Michel Marrano, Class of 2002
Sound Designer and Engineer, Blazing Music and Sound, North Carolina
The theatre program at Geneseo gave me the opportunity to discover a lifelong passion for sound design that led me to the career I have today. The direct, personal, one-on-one faculty support gave me the tools to be successful beyond my years at Geneseo. The program also taught me how to meet the demanding challenges of live theatre by giving me real world practice in a supportive environment. But most of all – it was fun! Some of my closest friendships were forged in the halls of Brodie Fine Arts Building which always felt like a “home away from home.” I would highly recommend this program for anyone who is interested in theatre.
Carl Marcelo, Class of 2001
Store Planner, Aeropostale, Inc. Founding Member and Coiner of the name,”GENseng”
What was only supposed to be a short play reading turned out to be one of the most memorable experiences of my Geneseo college career.
When GENseng first debuted in the Fall of 1999, only three roles were in Flipzoids, the first GENseng play – and only three students auditioned including myself. After quite a few meetings discussing the first idea and coming up with the name 'GENseng', the performance ended up being a huge success despite the little publicity, if any, GENseng got at that time. GENseng started out with no budget of any kind, no props, and minimal costumes. Since the first staged reading of Flipzoids, GENseng has "snowballed" into what it is today. After each performance, the audition count got higher, the talent got better, the audience got bigger, and before we all knew it, we had to turn people away from the Black Box because there just weren't enough seats or spaces left for people to sit in.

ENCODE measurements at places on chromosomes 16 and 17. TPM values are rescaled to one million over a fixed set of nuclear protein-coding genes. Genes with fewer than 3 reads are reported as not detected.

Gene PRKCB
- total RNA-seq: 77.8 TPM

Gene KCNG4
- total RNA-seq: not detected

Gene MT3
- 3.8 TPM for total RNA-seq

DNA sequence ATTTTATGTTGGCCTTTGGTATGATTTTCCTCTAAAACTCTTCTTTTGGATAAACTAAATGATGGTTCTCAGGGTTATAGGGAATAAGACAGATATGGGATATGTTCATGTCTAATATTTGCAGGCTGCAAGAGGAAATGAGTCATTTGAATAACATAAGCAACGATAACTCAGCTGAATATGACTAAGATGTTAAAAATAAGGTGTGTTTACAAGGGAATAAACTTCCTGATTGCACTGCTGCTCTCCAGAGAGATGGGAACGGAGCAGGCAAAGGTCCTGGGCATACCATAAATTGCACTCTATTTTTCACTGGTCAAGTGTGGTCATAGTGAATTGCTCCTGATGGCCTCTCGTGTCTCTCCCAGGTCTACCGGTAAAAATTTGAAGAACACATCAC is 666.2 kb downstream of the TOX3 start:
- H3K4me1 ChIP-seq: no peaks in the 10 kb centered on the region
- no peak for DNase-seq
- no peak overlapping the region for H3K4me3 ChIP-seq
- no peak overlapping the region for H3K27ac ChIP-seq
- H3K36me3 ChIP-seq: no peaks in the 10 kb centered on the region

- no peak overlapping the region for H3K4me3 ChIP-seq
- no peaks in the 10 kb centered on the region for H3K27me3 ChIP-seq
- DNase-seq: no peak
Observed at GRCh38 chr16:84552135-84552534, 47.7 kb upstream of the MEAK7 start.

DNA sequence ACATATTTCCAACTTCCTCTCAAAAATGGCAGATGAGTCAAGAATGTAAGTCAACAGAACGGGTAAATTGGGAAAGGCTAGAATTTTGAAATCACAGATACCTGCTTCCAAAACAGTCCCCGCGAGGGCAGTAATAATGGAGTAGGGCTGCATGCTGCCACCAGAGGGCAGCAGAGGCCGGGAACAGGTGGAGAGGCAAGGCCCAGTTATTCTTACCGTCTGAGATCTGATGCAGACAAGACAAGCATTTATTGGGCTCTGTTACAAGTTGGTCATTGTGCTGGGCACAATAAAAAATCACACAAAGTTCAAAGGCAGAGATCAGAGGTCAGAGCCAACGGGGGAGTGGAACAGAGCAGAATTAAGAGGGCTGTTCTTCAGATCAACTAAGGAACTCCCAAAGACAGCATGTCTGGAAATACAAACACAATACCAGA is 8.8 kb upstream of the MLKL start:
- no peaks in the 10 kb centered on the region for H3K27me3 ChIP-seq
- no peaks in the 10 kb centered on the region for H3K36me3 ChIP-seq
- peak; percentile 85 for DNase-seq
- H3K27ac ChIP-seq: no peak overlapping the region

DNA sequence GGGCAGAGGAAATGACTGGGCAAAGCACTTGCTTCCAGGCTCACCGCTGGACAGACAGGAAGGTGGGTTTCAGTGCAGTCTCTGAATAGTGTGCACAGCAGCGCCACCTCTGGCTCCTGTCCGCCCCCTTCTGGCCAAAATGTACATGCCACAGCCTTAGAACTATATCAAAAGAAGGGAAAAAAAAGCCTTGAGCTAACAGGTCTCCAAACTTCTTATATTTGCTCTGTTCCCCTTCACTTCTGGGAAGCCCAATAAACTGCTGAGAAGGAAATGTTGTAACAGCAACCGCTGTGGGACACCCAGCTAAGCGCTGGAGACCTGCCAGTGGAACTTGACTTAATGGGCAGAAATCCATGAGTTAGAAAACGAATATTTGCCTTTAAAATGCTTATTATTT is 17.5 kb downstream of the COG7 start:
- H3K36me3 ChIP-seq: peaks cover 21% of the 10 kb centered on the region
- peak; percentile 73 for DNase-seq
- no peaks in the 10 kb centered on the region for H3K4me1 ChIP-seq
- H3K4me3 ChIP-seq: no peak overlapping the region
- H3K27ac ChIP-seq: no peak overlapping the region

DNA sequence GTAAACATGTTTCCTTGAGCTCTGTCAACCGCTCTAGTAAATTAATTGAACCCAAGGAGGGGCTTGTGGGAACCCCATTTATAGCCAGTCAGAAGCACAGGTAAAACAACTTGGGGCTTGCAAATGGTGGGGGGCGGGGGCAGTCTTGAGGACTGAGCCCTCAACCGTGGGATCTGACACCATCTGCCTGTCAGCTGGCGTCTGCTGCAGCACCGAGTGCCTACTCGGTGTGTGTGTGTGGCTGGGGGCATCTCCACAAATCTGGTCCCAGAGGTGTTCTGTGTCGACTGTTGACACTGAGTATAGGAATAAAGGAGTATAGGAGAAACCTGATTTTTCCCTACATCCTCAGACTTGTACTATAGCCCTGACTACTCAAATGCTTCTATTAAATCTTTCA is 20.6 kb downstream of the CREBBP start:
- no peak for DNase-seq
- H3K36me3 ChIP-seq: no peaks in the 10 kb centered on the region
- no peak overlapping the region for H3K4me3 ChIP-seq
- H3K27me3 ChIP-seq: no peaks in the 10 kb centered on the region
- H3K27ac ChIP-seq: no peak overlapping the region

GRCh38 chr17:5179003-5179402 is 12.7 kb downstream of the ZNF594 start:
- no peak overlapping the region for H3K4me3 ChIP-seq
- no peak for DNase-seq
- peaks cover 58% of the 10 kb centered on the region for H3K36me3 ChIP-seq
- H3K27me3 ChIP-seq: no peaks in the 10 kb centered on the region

GENseng means more to me than just a play reading ensemble. What makes GENseng so special is that I was a part of something special. I remember going through long rehearsals late at night, making sure everything and everyone was achieving their best. I have seen many student actors, most of whom were not even Theatre majors, grow as actors as well as people. I learned a lot about different Asian backgrounds, histories, cultures, and theatres of which I was not aware before becoming involved with the Fall 1999 staged reading of Flipzoids. I met many different friends along the way through every production in which I participated from 1999 to 2001, some of whom I still keep in touch with today. It was definitely a very great and rewarding experience for me to be present on the ground floor and play a significant role in creating one of Geneseo's most popular theatre ensembles.